I was recently looking for a new healthcare provider and responded to a well-written, slickly produced brochure I received in the mail. The practice sent me an impressive “Welcome” package that contained two paperback books, which both appeared to be self-published.
One was a thoughtful, substantial work by the physician about his specialty. As self-publishing goes, it was impressive, but there were a few typos. Not a big deal.
The other book was a collection of first-person patient testimonials, accompanied by their full names and, in some cases, photos.
Oh. My. Goodness.
I found typos, usage errors, spelling, and punctuation problems on virtually EVERY PAGE.
The question it raised was, “How can a doctor take such pride in helping his patients feel better, and then leave them swinging like semi-literates in the breeze in PRINT?”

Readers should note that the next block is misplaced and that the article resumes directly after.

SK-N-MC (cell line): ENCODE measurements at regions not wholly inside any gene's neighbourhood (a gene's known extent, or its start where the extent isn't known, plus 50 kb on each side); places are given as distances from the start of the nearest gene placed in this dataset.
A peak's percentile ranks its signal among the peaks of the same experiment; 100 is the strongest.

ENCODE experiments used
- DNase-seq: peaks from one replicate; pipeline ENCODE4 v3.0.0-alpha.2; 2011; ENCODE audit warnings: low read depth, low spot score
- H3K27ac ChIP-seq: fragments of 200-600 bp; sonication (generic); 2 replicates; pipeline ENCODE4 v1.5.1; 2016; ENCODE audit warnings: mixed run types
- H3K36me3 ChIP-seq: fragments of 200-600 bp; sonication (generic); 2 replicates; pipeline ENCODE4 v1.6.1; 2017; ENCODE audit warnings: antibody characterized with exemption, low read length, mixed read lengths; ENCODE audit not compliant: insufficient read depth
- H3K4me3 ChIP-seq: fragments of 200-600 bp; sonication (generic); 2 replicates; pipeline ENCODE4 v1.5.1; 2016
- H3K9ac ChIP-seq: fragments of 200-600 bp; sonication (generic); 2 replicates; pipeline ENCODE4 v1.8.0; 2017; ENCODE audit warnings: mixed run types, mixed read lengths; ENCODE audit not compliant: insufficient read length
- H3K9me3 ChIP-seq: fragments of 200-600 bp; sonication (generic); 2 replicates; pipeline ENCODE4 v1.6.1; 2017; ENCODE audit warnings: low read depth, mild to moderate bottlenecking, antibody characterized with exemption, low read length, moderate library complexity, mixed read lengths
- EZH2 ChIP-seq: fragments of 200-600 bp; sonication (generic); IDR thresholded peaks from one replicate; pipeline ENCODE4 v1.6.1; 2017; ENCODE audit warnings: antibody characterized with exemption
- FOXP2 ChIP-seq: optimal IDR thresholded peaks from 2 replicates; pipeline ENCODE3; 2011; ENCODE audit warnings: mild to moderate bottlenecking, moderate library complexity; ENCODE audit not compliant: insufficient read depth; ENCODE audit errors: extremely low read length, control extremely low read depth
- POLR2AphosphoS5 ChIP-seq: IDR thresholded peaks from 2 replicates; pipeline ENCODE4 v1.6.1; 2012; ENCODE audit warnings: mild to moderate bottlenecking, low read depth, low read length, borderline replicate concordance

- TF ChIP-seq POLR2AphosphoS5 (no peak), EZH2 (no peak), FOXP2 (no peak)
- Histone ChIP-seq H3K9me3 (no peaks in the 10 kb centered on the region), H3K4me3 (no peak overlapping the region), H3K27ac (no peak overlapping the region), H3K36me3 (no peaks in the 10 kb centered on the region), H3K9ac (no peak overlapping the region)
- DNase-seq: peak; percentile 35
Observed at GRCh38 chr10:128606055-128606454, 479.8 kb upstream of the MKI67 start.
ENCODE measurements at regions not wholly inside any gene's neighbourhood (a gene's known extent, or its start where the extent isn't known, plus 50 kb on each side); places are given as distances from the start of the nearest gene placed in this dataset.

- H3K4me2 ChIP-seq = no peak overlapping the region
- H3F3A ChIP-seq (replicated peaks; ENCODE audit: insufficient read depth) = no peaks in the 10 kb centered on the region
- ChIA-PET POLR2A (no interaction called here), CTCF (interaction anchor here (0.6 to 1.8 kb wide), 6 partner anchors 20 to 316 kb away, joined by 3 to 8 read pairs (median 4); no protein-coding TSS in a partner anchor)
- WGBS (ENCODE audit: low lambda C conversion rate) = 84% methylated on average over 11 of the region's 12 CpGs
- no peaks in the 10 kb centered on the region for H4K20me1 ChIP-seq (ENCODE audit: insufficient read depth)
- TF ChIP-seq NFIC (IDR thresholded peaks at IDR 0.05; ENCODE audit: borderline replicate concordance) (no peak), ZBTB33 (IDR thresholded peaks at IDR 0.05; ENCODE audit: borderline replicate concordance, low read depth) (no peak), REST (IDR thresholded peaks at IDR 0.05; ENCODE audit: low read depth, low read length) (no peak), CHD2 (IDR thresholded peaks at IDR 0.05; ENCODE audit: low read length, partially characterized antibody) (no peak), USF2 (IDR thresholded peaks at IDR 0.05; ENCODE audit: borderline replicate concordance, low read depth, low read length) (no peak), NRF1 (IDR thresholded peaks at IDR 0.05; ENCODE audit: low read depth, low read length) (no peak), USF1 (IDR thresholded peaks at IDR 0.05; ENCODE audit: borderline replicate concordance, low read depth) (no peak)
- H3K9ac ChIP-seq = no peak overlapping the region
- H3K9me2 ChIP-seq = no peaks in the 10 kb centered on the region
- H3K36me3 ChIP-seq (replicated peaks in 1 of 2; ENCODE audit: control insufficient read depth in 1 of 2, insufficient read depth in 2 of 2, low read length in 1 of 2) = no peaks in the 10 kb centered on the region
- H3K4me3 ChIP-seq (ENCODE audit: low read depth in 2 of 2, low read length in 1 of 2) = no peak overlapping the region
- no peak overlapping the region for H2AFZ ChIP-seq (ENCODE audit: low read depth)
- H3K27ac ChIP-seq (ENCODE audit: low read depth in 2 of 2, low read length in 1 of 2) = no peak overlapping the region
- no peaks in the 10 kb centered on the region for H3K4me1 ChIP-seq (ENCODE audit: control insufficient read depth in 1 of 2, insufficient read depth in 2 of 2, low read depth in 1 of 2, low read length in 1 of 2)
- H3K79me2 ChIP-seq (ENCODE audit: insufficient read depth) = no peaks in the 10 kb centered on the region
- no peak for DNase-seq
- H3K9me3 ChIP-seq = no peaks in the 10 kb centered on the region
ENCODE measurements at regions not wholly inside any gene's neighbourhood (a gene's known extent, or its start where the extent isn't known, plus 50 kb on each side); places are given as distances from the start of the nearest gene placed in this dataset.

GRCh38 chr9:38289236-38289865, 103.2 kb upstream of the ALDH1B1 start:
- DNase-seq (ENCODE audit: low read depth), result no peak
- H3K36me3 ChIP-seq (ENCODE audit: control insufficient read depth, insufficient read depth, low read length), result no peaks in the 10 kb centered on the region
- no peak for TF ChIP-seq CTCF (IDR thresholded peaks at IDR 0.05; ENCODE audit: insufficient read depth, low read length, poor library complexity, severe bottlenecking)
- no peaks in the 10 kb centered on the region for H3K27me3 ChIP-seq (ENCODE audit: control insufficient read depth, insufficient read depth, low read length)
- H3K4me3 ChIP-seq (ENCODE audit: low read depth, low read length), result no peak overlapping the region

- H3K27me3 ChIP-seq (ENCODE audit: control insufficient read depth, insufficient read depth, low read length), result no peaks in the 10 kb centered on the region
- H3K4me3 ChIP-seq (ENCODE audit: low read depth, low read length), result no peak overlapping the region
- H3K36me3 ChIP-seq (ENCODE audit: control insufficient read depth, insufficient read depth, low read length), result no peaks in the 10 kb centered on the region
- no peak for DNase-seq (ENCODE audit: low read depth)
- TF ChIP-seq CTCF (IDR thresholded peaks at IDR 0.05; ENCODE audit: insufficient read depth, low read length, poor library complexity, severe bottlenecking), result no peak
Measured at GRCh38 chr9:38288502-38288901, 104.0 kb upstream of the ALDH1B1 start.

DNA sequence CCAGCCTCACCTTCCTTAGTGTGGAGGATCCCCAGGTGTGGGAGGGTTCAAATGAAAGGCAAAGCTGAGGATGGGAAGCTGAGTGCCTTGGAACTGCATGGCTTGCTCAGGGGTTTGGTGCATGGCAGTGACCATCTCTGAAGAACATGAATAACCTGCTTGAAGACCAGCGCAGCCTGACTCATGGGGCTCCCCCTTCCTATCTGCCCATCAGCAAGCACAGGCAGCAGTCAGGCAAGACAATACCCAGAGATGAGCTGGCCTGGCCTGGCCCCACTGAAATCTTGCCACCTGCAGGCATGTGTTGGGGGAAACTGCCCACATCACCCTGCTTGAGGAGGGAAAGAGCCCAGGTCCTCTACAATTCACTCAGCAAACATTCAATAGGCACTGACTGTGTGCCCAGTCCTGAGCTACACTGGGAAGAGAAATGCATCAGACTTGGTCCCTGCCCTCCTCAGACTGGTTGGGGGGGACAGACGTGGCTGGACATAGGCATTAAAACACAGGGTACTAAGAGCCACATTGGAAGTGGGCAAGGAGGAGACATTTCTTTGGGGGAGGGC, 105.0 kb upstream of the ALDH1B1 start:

When I met the physician, he was bright and articulate, and I think flummoxed when I told him those testimonials don’t project the image of his practice that he undoubtedly had in mind.
He said, almost apologetically, “Well, they made all those mistakes.”
Since these weren’t professional writers, they probably assumed that this highly educated man would fix their mechanical errors and present their stories in the best light.
I’m guessing he saw it as a matter of honor to publish their words verbatim. But, unless there’s some legal consideration, it’s NEVER a good idea to leave in mistakes that make the writer look careless, inept, or downright ignorant. It makes you look just as bad — maybe even worse if you spent a small fortune having those errors preserved in a book.
ALWAYS proofread and clean up the wording. Every mistake you let stand detracts from your own credibility.
Tagged: editing, proofreading
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